TV Academy President on Membership Dip, Rules Changes and How Emmys FYC Will Work (EXCLUSIVE)

The Emmy “For Your Consideration” season is back. A year after the Television Academy put a halt to officially sanctioned campaign events due to the COVID-19 pandemic, network and studio execs met this week to participate in a lottery that would determine dates for this year’s crush of mostly virtual FYC events.

The Academy has put together a new crop of rules to manage this year’s campaign events, which will take place between March 15 and June 16 (the day before nomination voting begins). In an exclusive wide-ranging conversation with Variety, TV Academy President/COO Maury McIntyre said the response has been overwhelming — and took his team by surprise.

“Based on the responses we’re getting, it’s the biggest FYC season we will have,” McIntyre told Variety. “Clearly we won’t be having [normal in-person] events. We just don’t feel that, no matter what happens with vaccines, we’re going to be in a position to bring a whole lot of people together. But we will be having FYC season programming…that’s a feeling of normalcy coming back, even if it’s virtual.”

McIntyre also revealed that in the wake of the pandemic, the TV Academy’s membership level (which had previously grown to around 25,000) has dipped by 5,000 over the past year, likely due to pandemic-related job losses, and other effects of the recent dramatic shifts and downsizing in the industry. McIntyre also addressed concerns about recent Emmy rule changes — in particular, the decision to re-merge the variety talk and variety sketch series categories, which has raised the ire of some who feel shows like “Saturday Night Live” shouldn’t face off with late night talkers like “Jimmy Kimmel Live.”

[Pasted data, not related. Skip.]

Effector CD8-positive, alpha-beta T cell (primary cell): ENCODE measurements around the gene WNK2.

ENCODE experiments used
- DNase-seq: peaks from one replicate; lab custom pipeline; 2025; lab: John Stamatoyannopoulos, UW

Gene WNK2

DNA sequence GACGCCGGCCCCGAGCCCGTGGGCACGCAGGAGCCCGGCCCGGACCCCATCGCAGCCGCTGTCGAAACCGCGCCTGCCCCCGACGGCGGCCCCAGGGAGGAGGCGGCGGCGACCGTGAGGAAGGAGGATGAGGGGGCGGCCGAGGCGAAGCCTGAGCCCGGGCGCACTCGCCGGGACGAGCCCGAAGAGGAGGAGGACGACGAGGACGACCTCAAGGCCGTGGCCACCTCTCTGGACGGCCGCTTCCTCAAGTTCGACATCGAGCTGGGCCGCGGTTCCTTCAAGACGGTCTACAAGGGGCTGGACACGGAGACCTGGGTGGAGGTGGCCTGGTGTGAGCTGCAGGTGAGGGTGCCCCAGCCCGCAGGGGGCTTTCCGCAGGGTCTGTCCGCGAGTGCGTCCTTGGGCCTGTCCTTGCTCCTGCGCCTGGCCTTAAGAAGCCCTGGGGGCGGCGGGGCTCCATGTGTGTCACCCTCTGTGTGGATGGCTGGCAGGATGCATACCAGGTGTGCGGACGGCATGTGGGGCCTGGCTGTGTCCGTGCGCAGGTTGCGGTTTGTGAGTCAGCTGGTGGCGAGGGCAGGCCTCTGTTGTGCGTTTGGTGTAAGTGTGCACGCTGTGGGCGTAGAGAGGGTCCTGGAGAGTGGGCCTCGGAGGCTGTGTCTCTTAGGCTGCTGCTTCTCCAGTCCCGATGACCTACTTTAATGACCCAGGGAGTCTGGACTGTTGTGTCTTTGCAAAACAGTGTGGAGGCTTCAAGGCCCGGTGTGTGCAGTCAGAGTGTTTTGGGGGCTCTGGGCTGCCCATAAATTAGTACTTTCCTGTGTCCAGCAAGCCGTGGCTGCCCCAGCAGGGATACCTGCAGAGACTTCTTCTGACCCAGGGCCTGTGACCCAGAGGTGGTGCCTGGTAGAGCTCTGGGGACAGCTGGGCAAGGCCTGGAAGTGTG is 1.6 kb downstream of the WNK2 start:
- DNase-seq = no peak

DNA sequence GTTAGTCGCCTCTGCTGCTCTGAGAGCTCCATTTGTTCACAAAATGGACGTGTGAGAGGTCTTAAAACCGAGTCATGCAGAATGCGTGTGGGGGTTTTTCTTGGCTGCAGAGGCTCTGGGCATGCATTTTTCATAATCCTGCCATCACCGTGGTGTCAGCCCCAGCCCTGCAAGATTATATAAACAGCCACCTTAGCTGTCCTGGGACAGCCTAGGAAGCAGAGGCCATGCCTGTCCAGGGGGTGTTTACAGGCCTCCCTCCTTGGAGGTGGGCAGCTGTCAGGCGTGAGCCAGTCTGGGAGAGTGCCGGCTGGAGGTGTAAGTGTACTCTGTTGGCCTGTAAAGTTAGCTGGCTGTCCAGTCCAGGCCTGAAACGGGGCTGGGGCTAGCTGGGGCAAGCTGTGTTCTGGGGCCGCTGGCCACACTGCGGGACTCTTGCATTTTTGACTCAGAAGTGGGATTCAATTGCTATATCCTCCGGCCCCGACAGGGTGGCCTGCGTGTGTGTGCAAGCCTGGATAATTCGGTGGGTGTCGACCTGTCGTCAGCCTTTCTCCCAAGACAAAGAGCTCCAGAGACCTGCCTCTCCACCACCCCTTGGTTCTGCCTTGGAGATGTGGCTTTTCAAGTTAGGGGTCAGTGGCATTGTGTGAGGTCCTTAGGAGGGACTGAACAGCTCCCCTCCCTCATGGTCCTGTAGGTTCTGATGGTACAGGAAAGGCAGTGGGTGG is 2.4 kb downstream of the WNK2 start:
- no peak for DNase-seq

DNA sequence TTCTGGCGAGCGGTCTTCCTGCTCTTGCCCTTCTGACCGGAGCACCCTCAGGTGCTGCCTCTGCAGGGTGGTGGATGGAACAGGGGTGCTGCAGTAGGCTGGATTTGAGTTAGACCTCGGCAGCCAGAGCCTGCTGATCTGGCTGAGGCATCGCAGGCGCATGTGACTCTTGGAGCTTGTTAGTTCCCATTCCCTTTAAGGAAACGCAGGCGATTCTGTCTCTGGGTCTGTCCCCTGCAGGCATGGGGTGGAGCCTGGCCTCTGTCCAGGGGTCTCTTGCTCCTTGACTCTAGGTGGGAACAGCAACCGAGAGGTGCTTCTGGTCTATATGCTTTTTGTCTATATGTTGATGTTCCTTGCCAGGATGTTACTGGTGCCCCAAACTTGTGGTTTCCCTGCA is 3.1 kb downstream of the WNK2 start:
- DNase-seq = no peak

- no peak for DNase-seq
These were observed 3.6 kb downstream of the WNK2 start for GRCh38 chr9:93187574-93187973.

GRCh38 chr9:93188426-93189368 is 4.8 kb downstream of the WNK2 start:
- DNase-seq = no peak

Plus, he confirmed that this year’s eligibility and voting schedule isn’t expected to change. And he waded into the increasingly murky question of TV vs. film awards eligibility, as it becomes less clear in these platform agnostic times.

The Academy scored strong marks for its semi-virtual Emmys telecast, hosted by Kimmel, last September, after what was perhaps the most unusual year on record for the awards campaign (or really, anything). Most winners are just now getting their Emmy statues, which the org admits is several weeks later than expected — but getting all of those trophies fitted with the proper names and plaques was a monumental task, they said. (Normally, winners take the Emmys on stage and get their names engraved at the Governors Ball.)

But now, with the 2021 Emmy campaign about to get under way, here’s how this year’s For Your Consideration events will work: Networks and studios will have the option of doing drive-in (with strict COVID protocols, such as guests not being allowed to leave their cars) or virtual events — which can be either live-streamed or pre-taped.

“We were thinking maybe we’d have 100 or so, but instead we’ve had over 300 properties interested in doing events,” McIntyre said. “We were a little surprised when we got such an overwhelming response so we immediately had to relook at the calendar.”